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View of the exhibition "Flight in Divided Germany"

Flight in Divided Germany

The exhibition documents the causes, progression and consequences of German-German migration from 1949 to 1990. It focuses on both sides of the inner-German border since both states were affected by the migration of GDR citizens to the Federal Republic.

The exhibition allows visitors to trace the steps of people who went through the refugee center after fleeing or emigrating from the GDR. Their personal experiences are placed in the context of political developments in the East and West: Why did they leave the GDR? How were they able to cross the border despite the many bans and security measures? What challenges did they face after they arrived in the West? The 450 m² exhibition space is divided into seven thematically structured rooms presenting numerous objects, documents, photographs and media stations.




  • Objects in the exhibition
  • Room emergency admission procedure


The reception center in Berlin-Marienfelde was the first stop for GDR citizens arriving in the West. Through the reception procedure they became a mere number among many, yet each of their stories remains unique. Using eyewitness accounts and personal mementos, the exhibition provides insight into the experiences and expectations of the people who came through the reception center. Their time here became a biographical link between their old life in the GDR and their still uncertain future.

  • Wilfried Seiring's student card

    To stay or to go? The student Wilfried Seiring wrote a message of solidarity to the rebellious students in Hungary in 1956. The consequence: He was suspended from his studies for a year. W. Seiring decided to flee.

  • Charlotte Behncke doing farm labour

    Since 1931 Charlotte Behncke had managed the farm, which has been in her family for several generations. In 1951, after enduring increased pressure as a result of the agricultural collectivization process, she gave up the farm and fled to the West.

  • Regina's doll Paulikat

    Although it was her favorite doll, Regina did not take it with her to the West. Her parents had not told her that she would not be returning home from a weekend trip.

  • Teddy bear

    Secret code: The teddy bear belonging to 12-year-old Andrea was used as a signal to the escape agent who would hide her in his car and take her to the West.

  • typewriter

    Before leaving the GDR, Anna H. packed the typewriter into one of the last moving boxes. She had used it to type up the long moving list in which she had to record every item she was taking with her.

  • backpack

    This rucksack had been used to carry the bolt cutter that the K. family planned to use to cut through the border fence between Czechoslovakia and Austria in 1973. The escape failed and the parents were separated from their four children for two years.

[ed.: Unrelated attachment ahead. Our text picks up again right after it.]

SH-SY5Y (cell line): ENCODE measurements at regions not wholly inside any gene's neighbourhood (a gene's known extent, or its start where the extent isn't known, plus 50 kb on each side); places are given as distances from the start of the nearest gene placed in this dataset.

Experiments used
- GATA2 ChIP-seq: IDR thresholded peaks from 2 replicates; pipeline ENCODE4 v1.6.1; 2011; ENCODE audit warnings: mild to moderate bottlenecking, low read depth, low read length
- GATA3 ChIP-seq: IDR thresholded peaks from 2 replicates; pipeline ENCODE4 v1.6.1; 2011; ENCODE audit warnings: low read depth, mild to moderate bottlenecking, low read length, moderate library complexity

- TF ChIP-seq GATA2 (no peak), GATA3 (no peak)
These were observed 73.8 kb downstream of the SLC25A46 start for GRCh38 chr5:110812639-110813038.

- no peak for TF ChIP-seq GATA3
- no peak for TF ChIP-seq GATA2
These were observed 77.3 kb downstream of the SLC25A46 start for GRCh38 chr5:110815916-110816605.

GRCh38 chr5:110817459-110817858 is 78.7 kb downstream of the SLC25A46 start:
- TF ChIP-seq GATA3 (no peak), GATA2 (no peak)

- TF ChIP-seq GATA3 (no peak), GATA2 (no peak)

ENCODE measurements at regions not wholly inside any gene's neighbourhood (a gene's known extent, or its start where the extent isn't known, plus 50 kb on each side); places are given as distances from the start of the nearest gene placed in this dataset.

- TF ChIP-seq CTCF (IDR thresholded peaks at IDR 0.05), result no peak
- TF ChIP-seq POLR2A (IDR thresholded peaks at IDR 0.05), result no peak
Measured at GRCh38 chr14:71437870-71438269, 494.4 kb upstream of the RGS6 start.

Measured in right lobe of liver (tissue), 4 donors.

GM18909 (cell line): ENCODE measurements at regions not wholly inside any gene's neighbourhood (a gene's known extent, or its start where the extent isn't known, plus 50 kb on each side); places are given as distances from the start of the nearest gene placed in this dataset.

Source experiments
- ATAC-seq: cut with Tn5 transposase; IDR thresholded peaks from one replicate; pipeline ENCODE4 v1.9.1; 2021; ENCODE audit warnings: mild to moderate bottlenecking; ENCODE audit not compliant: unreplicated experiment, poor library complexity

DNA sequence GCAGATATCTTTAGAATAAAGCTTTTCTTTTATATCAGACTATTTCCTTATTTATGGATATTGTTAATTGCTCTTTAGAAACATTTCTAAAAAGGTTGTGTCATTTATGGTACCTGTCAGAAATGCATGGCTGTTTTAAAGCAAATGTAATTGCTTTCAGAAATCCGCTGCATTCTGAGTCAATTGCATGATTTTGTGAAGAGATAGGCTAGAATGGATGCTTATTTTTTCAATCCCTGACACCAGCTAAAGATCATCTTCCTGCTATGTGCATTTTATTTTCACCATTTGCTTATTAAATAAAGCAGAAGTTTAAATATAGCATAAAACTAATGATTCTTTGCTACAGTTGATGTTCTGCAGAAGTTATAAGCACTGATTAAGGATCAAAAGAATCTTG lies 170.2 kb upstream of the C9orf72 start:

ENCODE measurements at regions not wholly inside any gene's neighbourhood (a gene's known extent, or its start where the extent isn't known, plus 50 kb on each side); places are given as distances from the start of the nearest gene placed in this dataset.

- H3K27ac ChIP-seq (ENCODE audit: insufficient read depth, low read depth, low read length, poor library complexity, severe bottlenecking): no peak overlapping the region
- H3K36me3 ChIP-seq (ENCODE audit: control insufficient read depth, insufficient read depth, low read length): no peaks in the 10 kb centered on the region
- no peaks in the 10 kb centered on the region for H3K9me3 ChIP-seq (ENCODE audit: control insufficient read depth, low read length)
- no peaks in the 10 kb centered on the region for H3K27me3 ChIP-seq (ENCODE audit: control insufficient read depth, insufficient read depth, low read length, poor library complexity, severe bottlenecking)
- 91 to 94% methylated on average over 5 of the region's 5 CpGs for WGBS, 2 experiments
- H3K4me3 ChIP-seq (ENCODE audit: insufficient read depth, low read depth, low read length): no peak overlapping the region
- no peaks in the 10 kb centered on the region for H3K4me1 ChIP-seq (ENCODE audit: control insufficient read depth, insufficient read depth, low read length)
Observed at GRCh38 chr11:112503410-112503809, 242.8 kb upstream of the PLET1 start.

• poem by Wolfgang S.

    Homesick and hoping for better times. Wolfgang S. wrote the poem a few days after he fled but he lost it in the reception camp along with his wallet. The center’s administration stored the lost property for decades.

  • camera

    The W. family took this camera with them when they left the GDR in 1956. They used it to document their difficult first years in the West.

  • beer coaster

    The young Erhard W. sent this beer coaster to his mother in the GDR as an encrypted greeting in 1962.


The reception center served a number of functions: newcomers received food and housing at the site but were also examined and transferred to a different location from here. Decisions were made here that set the course for the next phase of their lives. The exhibition’s presentation of objects left behind by the center’s administration show the political and administrative challenges faced and the efforts made to control the influx of people from the GDR.

  • red waiting tickets

    Waiting looms large in the memory of those who spent time in the reception center.

  • passports and stamps

    The reception procedure also determined who qualified as a political refugee and was thus entitled to government support.

  • Disinfection device

    Disinfection device. Because the quarters were at times heavily overcrowded, the staff took pains to maintain hygiene.   

  • index cards

    The welfare service recorded the refugees’ history on thousands of index cards. The cards contained personal data and listed any assistance provided.

  • hat

    In the 1950s, only 5-10% of those admitted were able to stay in West Berlin. The others were distributed among the West German federal states and flown out.  

  • toothbrush

    Many people who registered in Marienfelde arrived without any luggage. The center provided them with basic necessities. 

  • information sign

    To protect refugees and their relatives in the GDR, taking pictures in the center was not permitted. It was feared that informants might pass on photos or personal information about the center’s residents to the GDR authorities.

  • cup and note

    The housing situation in Marienfelde was better than in other West Berlin refugee camps, but the quarters became very cramped at the height of the migration crisis. 

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